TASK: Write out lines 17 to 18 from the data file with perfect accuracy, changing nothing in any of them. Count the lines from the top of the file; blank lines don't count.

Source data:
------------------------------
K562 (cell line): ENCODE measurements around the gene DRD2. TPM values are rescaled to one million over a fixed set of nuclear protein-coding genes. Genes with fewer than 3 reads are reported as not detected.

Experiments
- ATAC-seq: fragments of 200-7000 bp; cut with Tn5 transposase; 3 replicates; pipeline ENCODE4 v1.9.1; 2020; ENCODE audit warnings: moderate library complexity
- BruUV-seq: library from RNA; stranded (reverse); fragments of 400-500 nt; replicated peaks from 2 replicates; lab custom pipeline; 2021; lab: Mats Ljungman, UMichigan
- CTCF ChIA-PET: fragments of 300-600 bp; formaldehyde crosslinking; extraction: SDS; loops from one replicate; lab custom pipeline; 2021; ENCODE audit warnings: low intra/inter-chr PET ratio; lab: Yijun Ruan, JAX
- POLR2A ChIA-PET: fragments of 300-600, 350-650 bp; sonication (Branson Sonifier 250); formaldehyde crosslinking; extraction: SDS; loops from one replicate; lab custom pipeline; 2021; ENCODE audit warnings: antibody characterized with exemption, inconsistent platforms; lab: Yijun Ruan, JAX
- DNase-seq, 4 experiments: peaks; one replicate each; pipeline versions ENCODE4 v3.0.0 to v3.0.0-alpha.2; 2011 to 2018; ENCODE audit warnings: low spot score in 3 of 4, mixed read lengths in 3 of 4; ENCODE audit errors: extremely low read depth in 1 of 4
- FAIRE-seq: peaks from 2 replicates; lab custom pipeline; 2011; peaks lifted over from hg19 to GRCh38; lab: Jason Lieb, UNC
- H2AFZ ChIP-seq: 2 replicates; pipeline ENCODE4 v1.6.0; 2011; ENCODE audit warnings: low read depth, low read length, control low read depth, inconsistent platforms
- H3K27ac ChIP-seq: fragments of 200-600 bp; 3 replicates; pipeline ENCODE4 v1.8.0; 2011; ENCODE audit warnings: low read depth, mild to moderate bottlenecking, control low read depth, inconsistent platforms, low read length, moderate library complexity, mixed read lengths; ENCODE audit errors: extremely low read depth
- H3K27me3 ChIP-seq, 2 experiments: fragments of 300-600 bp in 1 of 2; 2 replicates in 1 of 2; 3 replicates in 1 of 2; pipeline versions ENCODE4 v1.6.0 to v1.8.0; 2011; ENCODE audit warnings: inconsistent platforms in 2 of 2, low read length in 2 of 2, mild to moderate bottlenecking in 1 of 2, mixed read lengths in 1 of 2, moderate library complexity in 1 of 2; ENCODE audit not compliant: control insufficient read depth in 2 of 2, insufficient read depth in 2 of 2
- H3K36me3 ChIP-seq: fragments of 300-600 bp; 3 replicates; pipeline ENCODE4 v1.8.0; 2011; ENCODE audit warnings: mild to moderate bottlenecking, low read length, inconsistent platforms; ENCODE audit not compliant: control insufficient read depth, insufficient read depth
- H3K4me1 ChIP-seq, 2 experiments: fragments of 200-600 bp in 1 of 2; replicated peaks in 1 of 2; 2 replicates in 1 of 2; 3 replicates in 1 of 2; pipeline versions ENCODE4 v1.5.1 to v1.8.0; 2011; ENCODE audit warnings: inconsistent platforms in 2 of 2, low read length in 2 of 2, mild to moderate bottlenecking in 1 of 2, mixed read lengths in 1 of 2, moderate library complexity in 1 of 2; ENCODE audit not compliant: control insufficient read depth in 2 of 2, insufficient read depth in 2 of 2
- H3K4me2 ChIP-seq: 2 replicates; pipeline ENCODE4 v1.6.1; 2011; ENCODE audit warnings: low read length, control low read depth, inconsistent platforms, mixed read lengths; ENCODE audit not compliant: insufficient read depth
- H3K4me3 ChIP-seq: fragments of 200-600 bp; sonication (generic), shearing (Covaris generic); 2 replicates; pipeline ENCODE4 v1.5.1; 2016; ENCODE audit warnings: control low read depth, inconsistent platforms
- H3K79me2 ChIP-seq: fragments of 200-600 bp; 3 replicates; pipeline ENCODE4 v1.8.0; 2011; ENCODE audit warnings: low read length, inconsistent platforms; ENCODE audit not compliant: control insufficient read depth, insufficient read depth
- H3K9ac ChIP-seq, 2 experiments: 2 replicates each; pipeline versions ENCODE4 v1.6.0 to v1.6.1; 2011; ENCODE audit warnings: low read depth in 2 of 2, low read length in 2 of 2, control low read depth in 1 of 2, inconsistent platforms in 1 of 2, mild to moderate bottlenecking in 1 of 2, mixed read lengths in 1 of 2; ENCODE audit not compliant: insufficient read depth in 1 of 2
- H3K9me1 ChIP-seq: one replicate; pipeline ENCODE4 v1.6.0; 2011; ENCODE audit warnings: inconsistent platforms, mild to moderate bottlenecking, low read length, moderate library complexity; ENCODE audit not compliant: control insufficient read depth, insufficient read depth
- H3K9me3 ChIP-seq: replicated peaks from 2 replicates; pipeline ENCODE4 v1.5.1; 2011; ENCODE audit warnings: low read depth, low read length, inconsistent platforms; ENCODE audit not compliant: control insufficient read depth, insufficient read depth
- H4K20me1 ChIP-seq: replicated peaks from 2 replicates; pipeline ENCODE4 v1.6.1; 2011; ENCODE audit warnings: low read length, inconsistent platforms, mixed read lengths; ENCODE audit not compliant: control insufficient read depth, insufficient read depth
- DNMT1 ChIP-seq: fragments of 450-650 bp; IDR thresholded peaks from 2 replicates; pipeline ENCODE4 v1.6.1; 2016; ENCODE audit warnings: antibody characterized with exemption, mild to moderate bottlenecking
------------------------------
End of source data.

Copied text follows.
- H3K9ac ChIP-seq, 2 experiments: 2 replicates each; pipeline versions ENCODE4 v1.6.0 to v1.6.1; 2011; ENCODE audit warnings: low read depth in 2 of 2, low read length in 2 of 2, control low read depth in 1 of 2, inconsistent platforms in 1 of 2, mild to moderate bottlenecking in 1 of 2, mixed read lengths in 1 of 2; ENCODE audit not compliant: insufficient read depth in 1 of 2
- H3K9me1 ChIP-seq: one replicate; pipeline ENCODE4 v1.6.0; 2011; ENCODE audit warnings: inconsistent platforms, mild to moderate bottlenecking, low read length, moderate library complexity; ENCODE audit not compliant: control insufficient read depth, insufficient read depth